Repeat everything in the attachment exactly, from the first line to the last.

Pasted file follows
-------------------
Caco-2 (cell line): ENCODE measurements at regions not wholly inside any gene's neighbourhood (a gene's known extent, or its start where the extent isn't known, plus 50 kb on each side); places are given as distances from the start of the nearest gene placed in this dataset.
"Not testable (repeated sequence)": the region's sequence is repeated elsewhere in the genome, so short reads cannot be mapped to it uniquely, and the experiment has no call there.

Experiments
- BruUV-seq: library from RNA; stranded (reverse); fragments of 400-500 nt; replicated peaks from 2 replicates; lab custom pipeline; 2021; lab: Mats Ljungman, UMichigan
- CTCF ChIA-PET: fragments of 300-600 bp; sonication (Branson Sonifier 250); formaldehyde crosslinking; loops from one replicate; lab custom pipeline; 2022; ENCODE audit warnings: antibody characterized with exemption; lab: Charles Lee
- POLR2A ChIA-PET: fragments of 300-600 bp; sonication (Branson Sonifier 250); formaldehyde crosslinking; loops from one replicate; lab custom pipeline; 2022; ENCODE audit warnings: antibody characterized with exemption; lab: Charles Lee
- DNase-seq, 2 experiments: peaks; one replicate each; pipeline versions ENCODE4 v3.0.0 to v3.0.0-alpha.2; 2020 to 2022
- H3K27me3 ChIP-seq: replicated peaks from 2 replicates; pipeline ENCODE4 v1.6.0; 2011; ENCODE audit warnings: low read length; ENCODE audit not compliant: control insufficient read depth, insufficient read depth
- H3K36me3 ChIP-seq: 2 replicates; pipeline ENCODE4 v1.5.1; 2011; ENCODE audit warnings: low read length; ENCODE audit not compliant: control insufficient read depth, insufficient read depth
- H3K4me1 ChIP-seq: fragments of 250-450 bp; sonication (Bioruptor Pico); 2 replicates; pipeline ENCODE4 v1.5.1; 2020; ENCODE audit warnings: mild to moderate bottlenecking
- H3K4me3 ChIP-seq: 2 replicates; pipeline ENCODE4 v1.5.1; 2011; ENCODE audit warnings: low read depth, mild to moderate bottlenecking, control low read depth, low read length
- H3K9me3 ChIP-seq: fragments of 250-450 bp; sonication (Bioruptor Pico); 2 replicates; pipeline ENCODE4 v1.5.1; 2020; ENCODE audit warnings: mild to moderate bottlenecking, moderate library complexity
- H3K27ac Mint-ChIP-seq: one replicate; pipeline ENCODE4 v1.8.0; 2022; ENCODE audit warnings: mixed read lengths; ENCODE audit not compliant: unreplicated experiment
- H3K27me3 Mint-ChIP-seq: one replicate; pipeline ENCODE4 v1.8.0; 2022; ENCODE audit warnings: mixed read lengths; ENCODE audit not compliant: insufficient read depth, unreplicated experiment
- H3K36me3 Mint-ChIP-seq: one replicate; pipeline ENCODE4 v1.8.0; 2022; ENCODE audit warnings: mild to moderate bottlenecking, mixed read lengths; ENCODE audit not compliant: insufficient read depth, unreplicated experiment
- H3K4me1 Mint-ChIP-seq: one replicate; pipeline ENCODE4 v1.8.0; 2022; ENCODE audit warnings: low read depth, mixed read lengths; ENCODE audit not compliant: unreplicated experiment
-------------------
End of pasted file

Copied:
Caco-2 (cell line): ENCODE measurements at regions not wholly inside any gene's neighbourhood (a gene's known extent, or its start where the extent isn't known, plus 50 kb on each side); places are given as distances from the start of the nearest gene placed in this dataset.
"Not testable (repeated sequence)": the region's sequence is repeated elsewhere in the genome, so short reads cannot be mapped to it uniquely, and the experiment has no call there.

Experiments
- BruUV-seq: library from RNA; stranded (reverse); fragments of 400-500 nt; replicated peaks from 2 replicates; lab custom pipeline; 2021; lab: Mats Ljungman, UMichigan
- CTCF ChIA-PET: fragments of 300-600 bp; sonication (Branson Sonifier 250); formaldehyde crosslinking; loops from one replicate; lab custom pipeline; 2022; ENCODE audit warnings: antibody characterized with exemption; lab: Charles Lee
- POLR2A ChIA-PET: fragments of 300-600 bp; sonication (Branson Sonifier 250); formaldehyde crosslinking; loops from one replicate; lab custom pipeline; 2022; ENCODE audit warnings: antibody characterized with exemption; lab: Charles Lee
- DNase-seq, 2 experiments: peaks; one replicate each; pipeline versions ENCODE4 v3.0.0 to v3.0.0-alpha.2; 2020 to 2022
- H3K27me3 ChIP-seq: replicated peaks from 2 replicates; pipeline ENCODE4 v1.6.0; 2011; ENCODE audit warnings: low read length; ENCODE audit not compliant: control insufficient read depth, insufficient read depth
- H3K36me3 ChIP-seq: 2 replicates; pipeline ENCODE4 v1.5.1; 2011; ENCODE audit warnings: low read length; ENCODE audit not compliant: control insufficient read depth, insufficient read depth
- H3K4me1 ChIP-seq: fragments of 250-450 bp; sonication (Bioruptor Pico); 2 replicates; pipeline ENCODE4 v1.5.1; 2020; ENCODE audit warnings: mild to moderate bottlenecking
- H3K4me3 ChIP-seq: 2 replicates; pipeline ENCODE4 v1.5.1; 2011; ENCODE audit warnings: low read depth, mild to moderate bottlenecking, control low read depth, low read length
- H3K9me3 ChIP-seq: fragments of 250-450 bp; sonication (Bioruptor Pico); 2 replicates; pipeline ENCODE4 v1.5.1; 2020; ENCODE audit warnings: mild to moderate bottlenecking, moderate library complexity
- H3K27ac Mint-ChIP-seq: one replicate; pipeline ENCODE4 v1.8.0; 2022; ENCODE audit warnings: mixed read lengths; ENCODE audit not compliant: unreplicated experiment
- H3K27me3 Mint-ChIP-seq: one replicate; pipeline ENCODE4 v1.8.0; 2022; ENCODE audit warnings: mixed read lengths; ENCODE audit not compliant: insufficient read depth, unreplicated experiment
- H3K36me3 Mint-ChIP-seq: one replicate; pipeline ENCODE4 v1.8.0; 2022; ENCODE audit warnings: mild to moderate bottlenecking, mixed read lengths; ENCODE audit not compliant: insufficient read depth, unreplicated experiment
- H3K4me1 Mint-ChIP-seq: one replicate; pipeline ENCODE4 v1.8.0; 2022; ENCODE audit warnings: low read depth, mixed read lengths; ENCODE audit not compliant: unreplicated experiment